Cytogenetic studies, of normal versus abnormal chromosomes, are essential to the diagnosis and treatment of many diseases.
- Amniotic chromosome analysis – Prenatal diagnosis of chromosome abnormalities.
- Blood chromosome analysis – Detection of chromosomal abnormalities in patients with congenital anomalies, infertility and failure to thrive.
- Oncology chromosome analysis – Assists in diagnosis/classification/evaluation/monitoring of certain malignant hematological disorders.
- Tissue chromosome analysis – Diagnoses chromosomal causes for fetal death and determines recurrent risk for future pregnancy losses.
FISH (fluorescent in situ hybridization)
Fluorescent in situ hybridization (FISH) examines chromosomes on the DNA level. It is used to look at small and very specific segments of the DNA strand to see if each is present or absent. FISH studies are used to search for a very specific abnormality. These studies complement chromosome studies in providing valuable information.
- AneuVysion® – Identifies and enumerates critical chromosomes from amniotic fluid in high-risk pregnancies.
- Angelman – Detects micro-deletions of chromosome 15 associated with Angelman syndrome.
- BCR-ABL – Identifies and monitors the Philadelphia chromosome in patients with CML (chronic myelogenous leukemia), ALL (acute lymphoblastic leukemia), or AML (acute myelogenous leukemia).
- CLL Panel – Detects deletions/duplications in chromosomes associated with CLL (chronic lymphocytic leukemia).
- HER-2/neu – Adjunct testing to aid in diagnosis and treatment of certain breast cancers.
- Inverted 16 – Aids in the classification/evaluation/monitoring of a certain AML.
- Miller-Dieker Syndrome – Detects micro-deletions of chromosome 17 associated with Miller-Dieker Syndrome.
- Prader-Willi Syndrome – Detects micro-deletions of chromosome 15 associated with Prader-Willi Syndrome.
- RARA – Used in the classification/evaluation/monitoring of a certain AML.
- Shprintzen/DiGeorge – Detects micro-deletions of chromosome 22 associated with Shprintzen/DiGeorge Syndrome.
- Smith-Magenis – Detects micro-deletions of chromosome 17 associated with Smith-Magenis Syndrome.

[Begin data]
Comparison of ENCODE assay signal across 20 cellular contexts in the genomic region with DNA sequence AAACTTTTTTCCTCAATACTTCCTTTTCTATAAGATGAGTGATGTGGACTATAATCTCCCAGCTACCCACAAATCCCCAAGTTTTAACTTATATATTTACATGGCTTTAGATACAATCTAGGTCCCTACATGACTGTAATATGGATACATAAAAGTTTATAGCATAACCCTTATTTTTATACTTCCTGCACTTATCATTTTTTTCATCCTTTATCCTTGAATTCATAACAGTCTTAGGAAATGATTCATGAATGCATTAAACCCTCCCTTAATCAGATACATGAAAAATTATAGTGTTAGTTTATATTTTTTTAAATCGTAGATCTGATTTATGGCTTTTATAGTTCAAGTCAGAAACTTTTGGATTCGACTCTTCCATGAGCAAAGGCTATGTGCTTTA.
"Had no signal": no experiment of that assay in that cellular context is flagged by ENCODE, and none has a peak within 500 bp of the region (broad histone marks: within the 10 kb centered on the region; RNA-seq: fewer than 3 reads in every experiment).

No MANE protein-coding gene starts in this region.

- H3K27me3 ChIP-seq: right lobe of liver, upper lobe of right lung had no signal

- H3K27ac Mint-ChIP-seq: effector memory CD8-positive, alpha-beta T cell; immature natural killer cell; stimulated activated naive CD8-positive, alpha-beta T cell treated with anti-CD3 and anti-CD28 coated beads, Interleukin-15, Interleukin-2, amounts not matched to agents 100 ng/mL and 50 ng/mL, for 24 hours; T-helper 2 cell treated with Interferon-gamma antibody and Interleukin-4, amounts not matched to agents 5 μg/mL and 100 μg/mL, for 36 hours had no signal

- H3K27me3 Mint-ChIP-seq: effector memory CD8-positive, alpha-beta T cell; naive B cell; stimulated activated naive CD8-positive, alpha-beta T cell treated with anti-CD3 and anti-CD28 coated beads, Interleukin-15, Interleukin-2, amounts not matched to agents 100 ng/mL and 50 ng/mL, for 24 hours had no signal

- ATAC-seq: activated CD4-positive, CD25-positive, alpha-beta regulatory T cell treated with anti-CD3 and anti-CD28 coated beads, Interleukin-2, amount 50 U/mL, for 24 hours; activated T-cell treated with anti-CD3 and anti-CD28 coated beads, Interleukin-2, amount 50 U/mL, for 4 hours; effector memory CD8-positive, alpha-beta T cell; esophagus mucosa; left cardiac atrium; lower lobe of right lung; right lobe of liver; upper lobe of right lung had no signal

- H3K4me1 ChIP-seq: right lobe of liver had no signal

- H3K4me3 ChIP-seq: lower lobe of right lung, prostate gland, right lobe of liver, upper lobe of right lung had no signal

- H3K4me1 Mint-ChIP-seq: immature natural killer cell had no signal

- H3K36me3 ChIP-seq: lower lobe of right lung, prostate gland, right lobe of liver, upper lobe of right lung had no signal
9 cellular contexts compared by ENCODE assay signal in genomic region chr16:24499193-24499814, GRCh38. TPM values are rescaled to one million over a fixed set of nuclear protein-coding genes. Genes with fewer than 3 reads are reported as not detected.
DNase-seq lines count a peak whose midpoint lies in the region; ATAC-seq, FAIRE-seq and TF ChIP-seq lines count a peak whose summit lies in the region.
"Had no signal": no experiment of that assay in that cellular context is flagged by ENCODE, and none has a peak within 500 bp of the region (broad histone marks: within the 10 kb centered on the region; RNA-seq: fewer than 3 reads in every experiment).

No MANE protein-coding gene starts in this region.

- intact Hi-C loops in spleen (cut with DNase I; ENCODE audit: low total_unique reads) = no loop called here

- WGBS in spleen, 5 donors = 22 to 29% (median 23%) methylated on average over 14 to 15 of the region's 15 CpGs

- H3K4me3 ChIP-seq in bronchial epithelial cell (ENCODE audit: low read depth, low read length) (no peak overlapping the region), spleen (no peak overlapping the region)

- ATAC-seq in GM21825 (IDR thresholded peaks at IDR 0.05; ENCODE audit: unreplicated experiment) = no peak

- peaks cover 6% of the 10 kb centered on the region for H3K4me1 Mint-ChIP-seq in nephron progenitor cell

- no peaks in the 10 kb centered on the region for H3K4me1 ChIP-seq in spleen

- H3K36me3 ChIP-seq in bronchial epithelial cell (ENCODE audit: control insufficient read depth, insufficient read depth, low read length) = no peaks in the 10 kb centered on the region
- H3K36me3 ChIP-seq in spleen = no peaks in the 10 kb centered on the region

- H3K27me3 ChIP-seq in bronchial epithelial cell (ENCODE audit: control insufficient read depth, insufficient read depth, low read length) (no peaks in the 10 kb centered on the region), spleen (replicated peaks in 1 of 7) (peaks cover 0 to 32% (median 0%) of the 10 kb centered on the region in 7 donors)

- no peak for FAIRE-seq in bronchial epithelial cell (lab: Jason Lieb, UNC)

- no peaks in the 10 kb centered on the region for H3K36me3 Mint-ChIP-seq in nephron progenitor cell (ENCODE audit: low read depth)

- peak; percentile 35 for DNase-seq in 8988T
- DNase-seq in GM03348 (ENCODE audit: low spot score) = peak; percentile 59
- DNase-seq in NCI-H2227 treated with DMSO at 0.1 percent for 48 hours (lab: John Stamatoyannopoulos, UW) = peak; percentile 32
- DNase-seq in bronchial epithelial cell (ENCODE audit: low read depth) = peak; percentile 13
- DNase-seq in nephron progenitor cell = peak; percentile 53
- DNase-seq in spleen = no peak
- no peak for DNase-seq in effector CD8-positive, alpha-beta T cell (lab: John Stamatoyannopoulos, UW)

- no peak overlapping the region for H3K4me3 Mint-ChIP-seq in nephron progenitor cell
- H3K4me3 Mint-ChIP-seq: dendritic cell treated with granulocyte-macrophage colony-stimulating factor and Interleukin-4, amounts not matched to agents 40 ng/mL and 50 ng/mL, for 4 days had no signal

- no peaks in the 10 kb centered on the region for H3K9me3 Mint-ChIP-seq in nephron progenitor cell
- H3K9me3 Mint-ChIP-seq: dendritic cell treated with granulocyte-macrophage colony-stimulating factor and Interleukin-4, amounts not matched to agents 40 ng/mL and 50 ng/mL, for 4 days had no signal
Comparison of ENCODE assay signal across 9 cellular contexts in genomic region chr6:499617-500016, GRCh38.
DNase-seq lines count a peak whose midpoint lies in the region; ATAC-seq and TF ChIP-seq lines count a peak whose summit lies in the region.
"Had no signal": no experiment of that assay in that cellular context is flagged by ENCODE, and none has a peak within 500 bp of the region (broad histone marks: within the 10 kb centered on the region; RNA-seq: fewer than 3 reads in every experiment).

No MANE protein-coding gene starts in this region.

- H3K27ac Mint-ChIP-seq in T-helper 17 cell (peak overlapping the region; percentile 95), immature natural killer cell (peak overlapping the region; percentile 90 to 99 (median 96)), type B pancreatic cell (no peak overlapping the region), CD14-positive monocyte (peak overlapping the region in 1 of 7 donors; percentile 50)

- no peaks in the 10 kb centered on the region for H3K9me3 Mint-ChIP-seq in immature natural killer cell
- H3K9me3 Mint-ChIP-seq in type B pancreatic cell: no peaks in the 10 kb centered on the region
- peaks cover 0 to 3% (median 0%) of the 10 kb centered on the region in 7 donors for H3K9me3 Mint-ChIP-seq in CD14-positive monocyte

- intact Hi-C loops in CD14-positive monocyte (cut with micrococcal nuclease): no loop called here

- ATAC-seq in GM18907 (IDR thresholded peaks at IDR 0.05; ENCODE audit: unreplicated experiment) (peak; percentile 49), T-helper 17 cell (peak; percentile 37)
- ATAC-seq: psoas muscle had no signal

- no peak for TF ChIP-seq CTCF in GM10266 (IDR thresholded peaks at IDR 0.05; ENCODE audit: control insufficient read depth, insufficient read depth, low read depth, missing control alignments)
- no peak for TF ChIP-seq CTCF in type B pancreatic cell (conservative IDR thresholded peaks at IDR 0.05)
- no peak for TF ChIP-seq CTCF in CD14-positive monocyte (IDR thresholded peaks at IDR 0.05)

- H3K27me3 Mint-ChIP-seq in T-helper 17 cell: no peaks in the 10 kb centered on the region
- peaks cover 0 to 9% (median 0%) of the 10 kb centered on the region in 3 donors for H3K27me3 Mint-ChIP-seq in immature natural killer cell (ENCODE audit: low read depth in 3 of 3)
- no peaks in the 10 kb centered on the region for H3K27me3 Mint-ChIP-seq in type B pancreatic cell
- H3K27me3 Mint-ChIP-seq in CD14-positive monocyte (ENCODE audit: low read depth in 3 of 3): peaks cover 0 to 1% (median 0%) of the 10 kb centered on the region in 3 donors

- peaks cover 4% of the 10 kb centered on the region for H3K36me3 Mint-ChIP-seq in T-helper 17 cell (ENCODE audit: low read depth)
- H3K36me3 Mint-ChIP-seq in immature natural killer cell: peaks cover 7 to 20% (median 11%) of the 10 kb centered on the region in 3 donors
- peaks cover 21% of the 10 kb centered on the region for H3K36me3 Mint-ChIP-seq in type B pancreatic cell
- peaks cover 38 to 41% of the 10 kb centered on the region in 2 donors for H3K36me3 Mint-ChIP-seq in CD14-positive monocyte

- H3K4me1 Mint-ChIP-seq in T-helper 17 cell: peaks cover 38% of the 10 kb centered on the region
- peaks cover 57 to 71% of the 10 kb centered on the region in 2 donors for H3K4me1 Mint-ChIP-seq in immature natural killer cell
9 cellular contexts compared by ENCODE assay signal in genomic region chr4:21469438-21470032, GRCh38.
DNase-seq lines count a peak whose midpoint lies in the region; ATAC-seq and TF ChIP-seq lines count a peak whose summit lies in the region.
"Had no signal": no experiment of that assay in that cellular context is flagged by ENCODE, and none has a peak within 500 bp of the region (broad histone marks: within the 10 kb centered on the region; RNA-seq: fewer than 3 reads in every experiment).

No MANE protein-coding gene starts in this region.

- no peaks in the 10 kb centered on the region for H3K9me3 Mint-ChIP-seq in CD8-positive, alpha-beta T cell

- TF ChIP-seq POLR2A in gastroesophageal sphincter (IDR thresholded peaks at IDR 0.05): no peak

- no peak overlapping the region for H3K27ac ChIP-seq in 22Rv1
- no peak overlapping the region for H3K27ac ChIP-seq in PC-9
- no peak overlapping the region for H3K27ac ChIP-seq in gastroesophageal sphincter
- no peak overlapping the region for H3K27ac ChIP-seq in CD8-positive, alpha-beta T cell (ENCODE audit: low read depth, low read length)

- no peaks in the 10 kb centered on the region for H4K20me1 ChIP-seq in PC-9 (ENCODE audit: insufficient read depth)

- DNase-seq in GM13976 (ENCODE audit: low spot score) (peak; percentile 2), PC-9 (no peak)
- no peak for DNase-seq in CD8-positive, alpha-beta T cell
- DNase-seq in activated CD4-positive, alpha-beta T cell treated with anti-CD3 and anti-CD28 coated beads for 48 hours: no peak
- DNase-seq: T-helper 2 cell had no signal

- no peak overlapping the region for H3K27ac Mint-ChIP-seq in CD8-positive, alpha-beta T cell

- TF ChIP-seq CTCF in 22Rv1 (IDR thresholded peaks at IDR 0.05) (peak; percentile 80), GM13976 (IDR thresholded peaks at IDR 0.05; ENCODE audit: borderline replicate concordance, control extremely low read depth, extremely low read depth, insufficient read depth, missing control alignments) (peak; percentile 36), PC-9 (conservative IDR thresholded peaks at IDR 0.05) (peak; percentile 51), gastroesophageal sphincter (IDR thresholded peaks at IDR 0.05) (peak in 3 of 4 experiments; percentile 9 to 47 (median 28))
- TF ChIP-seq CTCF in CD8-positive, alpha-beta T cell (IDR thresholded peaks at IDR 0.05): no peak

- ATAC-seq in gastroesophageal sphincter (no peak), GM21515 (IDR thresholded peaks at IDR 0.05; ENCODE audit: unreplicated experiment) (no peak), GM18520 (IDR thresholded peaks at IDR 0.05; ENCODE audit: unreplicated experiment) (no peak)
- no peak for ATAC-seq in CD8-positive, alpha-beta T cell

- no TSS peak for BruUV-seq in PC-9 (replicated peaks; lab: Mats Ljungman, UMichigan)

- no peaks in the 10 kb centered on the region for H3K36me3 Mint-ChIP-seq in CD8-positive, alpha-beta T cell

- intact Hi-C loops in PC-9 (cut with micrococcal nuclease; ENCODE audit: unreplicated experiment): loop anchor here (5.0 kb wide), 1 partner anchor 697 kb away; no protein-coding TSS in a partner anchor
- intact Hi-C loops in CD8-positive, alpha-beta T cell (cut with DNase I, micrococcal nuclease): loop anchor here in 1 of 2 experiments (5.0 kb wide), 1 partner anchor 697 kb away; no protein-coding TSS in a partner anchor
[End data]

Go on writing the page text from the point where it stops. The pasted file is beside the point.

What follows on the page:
- Sotos Syndrome – Detects micro-deletions of chromosome 5 associated with Sotos Syndrome.
- SRY – Aids in the diagnosis of a deletion/duplication in the sex-determining region of the Y chromosome.
- Subtelomere – Detects micro-deletions of the terminal portions of certain chromosomes.
- Williams Syndrome – Detects micro-deletions of chromosome 7 associated with Williams Syndrome.
AneuVysion® is a registered trademark of Abbott Laboratories.
CMA (chromosomal microarray analysis)
CMA is a revolutionary method of analyzing chromosomes for a large number of genetic disorders. It uses array-based Comparative Genomic Hybridization (aCGH) with approximately 180,000 oligos covering the entire genome. Genomic DNA from the test sample and a control sample are differentially labeled with fluorescent dyes and hybridized to the oligos. Results are analyzed using quantitative imaging methods and analytical software to assist in identifying each targeted DNA sequence as loss of copy number (deletion), gain of copy number (duplication) or normal copy number.
Chromosomal microarray analysis may be ordered for all patients with any indication of genomic imbalance, including:
- Dysmorphic features
- Unexplained mental retardation/developmental delay
- Autism spectrum disorder
- Multiple congenital anomalies
It is the more appropriate test for patients who are candidates for subtelomere FISH or multiple individual FISH tests. CMA is well suited for the detection of interstitial duplications that previously could only be detected by interphase FISH. Although CMA can detect some deletions or duplications that cause single-gene or continuous-gene phenotypes, additional testing methodologies should be appropriately considered.
A note about test limitations
CMA is a new and sensitive test. It is possible that the test will detect a genetic abnormality for which there is currently very little medical information that can predict the clinical problems that may develop in an individual. While the test is very accurate, not every genomic abnormality (genetic defect) can be detected by a test.
For some conditions, genomic gains or losses at a particular locus may represent only a certain percentage of the genetic changes associated with that given disorder. For instance, with respect to some disorders, 99 percent of the cases may be detected by the test, while for other disorders, the detection rate may be 70 percent or less. There are some changes in chromosomes that CMA cannot detect, such as balanced rearrangements or changes in regions not covered by the array. Many of these changes can be detected by karyotype analysis, which can be run as a supplemental test.